Now that the list of new top-level domain applications for 2013 has been revealed, geeks around the world can start planning for the domain hacks of the future. Please.do.not.disturb.me was fun, and all, but the if many or all of these new registries are willing to sell their domains to anybody, there’s a lot of potential for new and unusual domain names.
I suspect we’ll soon be typing in addresses like:
- jack.and/jill – the .and TLD is clearly supposed to be for the Andalusian community in Spain, but I doubt that’s going to stop people from coming up with imaginative uses for domain names where you can just “put your own suffix” after the .and/, like we used to do before .isgay.com before it got taken over by domain squatters. (note that .gay will soon be a TLD, so there’s probably going to be a whole raft of these new sites soon…)
- crow.bar – or as we’ll say at the time, “.bar – it’s not just for bars any more!”
- I quite like the idea of sugar.beats, but I think a far more popular use will be “put your own suffix” sites, again, like rock.beats/scissors.
- ro.bot- .bot is one of the many TLDs that Amazon is going for, and it seems likely to me that they’re going to try to resell domains underneath it. I’m just not sure whether sex.bot or ro.bot will be first to be snatched up.
- not.just.broke.but.broker – perhaps you have to be in my head to find this amusing.
- fizz.buzz. This web site would have the best hit counter ever on it (why?).
- s.care, s.cars, s.expert, s.tab, and dozens of other domain names that are only a letter away from meaning something completely different – and that letter is often “s”.
- mon.day, sun.day, dooms.day, birth.day – etc. etc. I’d buy birth.day if the price was right, and then run a basic site spanning happy.birth.day, first.birth.day, and the like, with automatically-generated content on each. It’d be fun.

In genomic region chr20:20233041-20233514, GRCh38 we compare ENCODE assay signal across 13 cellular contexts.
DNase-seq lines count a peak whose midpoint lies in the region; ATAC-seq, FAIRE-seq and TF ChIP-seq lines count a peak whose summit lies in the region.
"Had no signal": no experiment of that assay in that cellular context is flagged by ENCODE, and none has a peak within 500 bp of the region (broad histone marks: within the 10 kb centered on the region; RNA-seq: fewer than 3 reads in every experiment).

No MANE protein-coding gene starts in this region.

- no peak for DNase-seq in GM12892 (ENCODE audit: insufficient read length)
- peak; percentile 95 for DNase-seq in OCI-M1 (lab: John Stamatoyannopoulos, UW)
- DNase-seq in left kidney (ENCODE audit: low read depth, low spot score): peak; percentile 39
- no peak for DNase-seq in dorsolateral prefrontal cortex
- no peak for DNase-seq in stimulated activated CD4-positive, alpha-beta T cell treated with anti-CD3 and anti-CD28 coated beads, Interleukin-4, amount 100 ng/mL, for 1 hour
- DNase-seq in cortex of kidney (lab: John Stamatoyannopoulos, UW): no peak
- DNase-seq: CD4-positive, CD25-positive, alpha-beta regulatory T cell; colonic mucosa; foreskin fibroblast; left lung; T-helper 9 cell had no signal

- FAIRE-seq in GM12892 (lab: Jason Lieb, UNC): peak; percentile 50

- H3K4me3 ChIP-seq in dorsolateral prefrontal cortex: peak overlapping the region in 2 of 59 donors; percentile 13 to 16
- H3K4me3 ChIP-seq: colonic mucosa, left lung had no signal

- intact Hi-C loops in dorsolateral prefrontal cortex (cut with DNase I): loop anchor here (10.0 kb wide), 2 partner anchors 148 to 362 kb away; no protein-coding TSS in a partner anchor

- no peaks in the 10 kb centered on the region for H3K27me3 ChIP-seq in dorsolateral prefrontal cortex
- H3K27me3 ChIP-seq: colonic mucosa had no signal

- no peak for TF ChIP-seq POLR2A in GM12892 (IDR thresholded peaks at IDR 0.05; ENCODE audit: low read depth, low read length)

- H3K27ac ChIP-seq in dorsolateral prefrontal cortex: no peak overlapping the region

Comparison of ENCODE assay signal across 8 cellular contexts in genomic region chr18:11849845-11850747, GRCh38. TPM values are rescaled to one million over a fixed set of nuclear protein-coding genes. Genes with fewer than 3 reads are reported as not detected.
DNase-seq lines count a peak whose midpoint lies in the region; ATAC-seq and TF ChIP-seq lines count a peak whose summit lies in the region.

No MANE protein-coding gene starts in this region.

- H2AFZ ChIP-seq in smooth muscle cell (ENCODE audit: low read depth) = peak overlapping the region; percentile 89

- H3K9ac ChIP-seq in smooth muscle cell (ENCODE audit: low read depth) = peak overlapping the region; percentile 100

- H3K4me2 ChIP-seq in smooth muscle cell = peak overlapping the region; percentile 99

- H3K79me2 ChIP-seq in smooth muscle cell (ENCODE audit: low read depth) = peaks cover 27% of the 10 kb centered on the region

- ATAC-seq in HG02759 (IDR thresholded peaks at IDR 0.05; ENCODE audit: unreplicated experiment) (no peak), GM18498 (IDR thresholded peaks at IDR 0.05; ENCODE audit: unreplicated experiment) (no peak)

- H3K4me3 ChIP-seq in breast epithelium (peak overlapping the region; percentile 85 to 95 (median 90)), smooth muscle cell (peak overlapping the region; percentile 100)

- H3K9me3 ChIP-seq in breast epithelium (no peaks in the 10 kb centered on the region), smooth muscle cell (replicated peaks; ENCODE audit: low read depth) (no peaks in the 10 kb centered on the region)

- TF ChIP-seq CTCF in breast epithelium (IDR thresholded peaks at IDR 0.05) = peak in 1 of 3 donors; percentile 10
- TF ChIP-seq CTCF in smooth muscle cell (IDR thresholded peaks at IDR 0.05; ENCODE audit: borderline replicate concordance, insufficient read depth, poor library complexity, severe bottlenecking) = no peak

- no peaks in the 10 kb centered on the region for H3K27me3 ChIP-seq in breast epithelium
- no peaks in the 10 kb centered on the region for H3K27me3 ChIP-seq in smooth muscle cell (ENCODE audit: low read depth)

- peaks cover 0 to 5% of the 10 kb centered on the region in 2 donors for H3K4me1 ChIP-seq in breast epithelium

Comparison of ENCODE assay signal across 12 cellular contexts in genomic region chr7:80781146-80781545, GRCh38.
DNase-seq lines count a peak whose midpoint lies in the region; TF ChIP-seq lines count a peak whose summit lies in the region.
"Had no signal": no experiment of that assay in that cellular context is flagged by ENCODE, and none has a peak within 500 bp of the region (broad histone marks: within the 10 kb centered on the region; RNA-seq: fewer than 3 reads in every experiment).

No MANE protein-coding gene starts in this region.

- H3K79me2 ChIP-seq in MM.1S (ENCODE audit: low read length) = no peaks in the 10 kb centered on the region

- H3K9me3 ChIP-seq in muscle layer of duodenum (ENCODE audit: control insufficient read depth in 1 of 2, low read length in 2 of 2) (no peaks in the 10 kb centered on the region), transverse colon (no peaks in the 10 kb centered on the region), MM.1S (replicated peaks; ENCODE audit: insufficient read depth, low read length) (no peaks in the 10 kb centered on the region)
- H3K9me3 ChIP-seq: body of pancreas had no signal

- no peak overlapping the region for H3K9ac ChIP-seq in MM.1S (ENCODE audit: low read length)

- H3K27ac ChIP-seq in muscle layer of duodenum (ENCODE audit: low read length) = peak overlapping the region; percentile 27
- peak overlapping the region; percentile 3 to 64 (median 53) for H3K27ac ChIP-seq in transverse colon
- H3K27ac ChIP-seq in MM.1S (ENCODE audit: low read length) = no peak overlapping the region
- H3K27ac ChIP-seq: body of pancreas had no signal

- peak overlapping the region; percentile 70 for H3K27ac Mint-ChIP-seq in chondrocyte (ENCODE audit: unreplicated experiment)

- yo.dog – a complete abuse of the .dog TLD, no matter what its purpose is supposed to be. Better still, I’d put a page at http://yo.dog.yo.dog/yo.dog, containing the message “I heard you like domain names in your domain names, so I put a domain name in a domain name.” (why?)
- electric.fan – the website that Koreans will set as one another’s home page, as a cruel prank against the superstitious.
- jelly.fish would be an awesome domain name! Who wouldn’t want to have the email address email@example.com?
- mtee.ggee- the future domain name of Hungry Horse pubs? (get it? “empty gee-gee”?)
- a.boy.named.goo, after the Goo Goo Dolls album. But then, I don’t object to domain names with possibly-excessive numbers of dots in them, as the Summer Party On Earth website probably gives away. Hell: I could possibly be using a.home.called.earth as the domain name for our house, in 2013.
- fag.got – I’ll bet that homosexual sex blogger Dan Savage, who’s been trying to reclaim the word “faggot”, would love to have the email address firstname.lastname@example.org!
- bl.ink – I’ve got an idea for a webcam-based site, like ChatRoulette, but with facial recognition software that watches your eye movements. You get paired up with a random stranger and the pair of you have a staring contest, right over the Internet. If you win, you get a point. It’ll be awesome.
- commun.ist, rac.ist, anarch.ist, etc. – I’m sure that Istanbul, for whom the .ist TLD is intended, won’t mind if we borrow their new domain name for a few amusing addresses. Like the email address email@example.com, for example.
- bob.lob.law/law/blog – with apologies to those who don’t follow Arrested Development.
- bi.ngo – sure,.bingo is likely to exist anyway, but this way’s more fun.
- fuck.off – I have no idea what anybody else expected the.off TLD to be used for, if not this.
- child.ren – I quite like this, because it makes not only a full word, but the first part is a word, too.
- im.off.ski – faux Russian is never going to go out of style.
- tube.tube.tube – if I can, I’m totally setting this site up in 2013. All that there’ll be is the picture, below, which makes me smile every time I see it.
Honestly, though: it feels like all of these new top-level domain name opportunities take a lot of the fun out of domain hacks. The more TLDs we have, the easier it is to put together words and phrases with the opportunities given.
Scrabble wouldn’t be so enjoyable if each player had a rack of, say, 30 tiles, rather than just 7. The restriction (and working around them) is what makes domain-name-based jokes so funny, in my mind. What are we supposed to do in a world where anybody with a spare $185,000 USD can have anything he wants?
When I realise that the era of funny domain hacks is coming to an end, it makes me a little sad. But then I look at that picture of a polar bear and everything’s okay again. Tuuuuuuube!